into prominence the claims of the people to govern themselves. The manner in which these claims have been asserted we here neither justify nor condemn. We mark the claims, and we characterize them. They were claims to self-government. As such, they stood in direct hostility with the claims of Rome. If the people had a right to construct their own forms of government, and directly or indirectly to administer the laws, then the popes were no longer God's vicegerents on earth, and could in no way pretend to bestow crowns or take crowns away, punish subjects for their rebellion, or absolve subjects from their allegiance. Hence ensued an internecine war between the papal claims and the people's rights. Into that war Rome has entered without the smallest abatement of its pretensions, without the slightest qualification of its claims. And ever, as the strife has proceeded, has Rome pursued its own changeless, adamantine purpose of bringing all the world into complete subjugation to its authority; augmenting, on all occasions, its aggressive forces in every possible way, down to the present hour, when, under Pius IX., the court of cardinal princes' has assumed unwonted activity, and has dispatched its emissaries into all parts, nor least into these lands, charged with the duty of uprooting and destroying every thing that is not in origin, essence, and operation, papal.

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These facts from the recent history of Romanism are enough to suggest what the social influence of this system must be in relation to the civilized world. They set forth the popes and their fellow-workers as an Ishmaelite race, whose hand is against every one not linked with themselves. They exhibit Rome as one of the piratical states, like Tunis and Algiers, recognising no rights but its own, bound by no obligations but such as promote its aggrandizement, and ever ready to assail friend or foe if any booty is likely to be thereby gained. In the present state of the nations of the world, in which are found professors of very diverse forms of faith, all of which forms of faith are condemned and their adherents anathematized, and in theory disinherited of their goods by the papal see,-we can regard that court, that sovereign, only as outlaws, who, because they ever watch for their prey, are never to be lost sight of, never to be encouraged, never to be treated with, but to be withstood by all honourable and Christian resources, for the sake of God, our country, and the common good.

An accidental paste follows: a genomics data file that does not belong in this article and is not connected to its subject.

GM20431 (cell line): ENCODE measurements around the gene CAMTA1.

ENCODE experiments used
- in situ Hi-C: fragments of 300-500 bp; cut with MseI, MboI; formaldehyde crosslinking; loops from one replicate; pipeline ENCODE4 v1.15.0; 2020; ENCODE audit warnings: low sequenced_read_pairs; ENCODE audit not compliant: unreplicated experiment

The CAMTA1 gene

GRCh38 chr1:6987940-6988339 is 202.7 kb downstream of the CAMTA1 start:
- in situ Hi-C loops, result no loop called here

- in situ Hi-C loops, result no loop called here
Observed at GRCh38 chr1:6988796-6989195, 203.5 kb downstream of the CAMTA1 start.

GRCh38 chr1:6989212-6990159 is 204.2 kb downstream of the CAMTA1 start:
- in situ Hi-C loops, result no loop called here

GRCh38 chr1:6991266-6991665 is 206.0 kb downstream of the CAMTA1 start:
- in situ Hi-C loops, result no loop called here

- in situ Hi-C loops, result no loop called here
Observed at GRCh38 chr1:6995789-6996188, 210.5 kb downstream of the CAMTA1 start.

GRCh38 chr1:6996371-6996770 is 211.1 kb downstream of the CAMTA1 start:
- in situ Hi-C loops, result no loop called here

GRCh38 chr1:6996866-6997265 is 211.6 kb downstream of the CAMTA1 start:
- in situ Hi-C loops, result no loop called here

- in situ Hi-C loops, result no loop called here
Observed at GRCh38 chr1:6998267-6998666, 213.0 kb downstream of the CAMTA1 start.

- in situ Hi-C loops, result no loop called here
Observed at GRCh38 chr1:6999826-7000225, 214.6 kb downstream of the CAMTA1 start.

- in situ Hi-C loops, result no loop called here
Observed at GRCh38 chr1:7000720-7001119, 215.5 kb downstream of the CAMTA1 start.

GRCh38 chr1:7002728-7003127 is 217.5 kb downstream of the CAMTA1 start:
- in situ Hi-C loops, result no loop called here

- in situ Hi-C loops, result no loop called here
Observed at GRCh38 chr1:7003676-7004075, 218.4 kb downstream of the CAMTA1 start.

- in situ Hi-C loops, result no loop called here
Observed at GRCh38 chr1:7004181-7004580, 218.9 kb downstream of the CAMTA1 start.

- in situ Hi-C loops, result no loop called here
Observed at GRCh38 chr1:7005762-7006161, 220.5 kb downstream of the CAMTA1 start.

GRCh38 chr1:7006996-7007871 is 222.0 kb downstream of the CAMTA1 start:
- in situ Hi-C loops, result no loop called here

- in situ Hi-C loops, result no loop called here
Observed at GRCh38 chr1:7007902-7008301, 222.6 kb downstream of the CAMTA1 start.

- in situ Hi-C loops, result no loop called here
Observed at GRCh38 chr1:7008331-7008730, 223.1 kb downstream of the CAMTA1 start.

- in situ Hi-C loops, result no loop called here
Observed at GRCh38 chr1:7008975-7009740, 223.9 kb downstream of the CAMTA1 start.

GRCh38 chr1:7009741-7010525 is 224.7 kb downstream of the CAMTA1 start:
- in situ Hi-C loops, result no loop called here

That such a court has been, is, and ever must be, hostile to civil liberty, is a mere corollary from the preceding positions. Constitutional government is, of necessity, incompatible with the papacy. Self-government is the essence of constitutional govern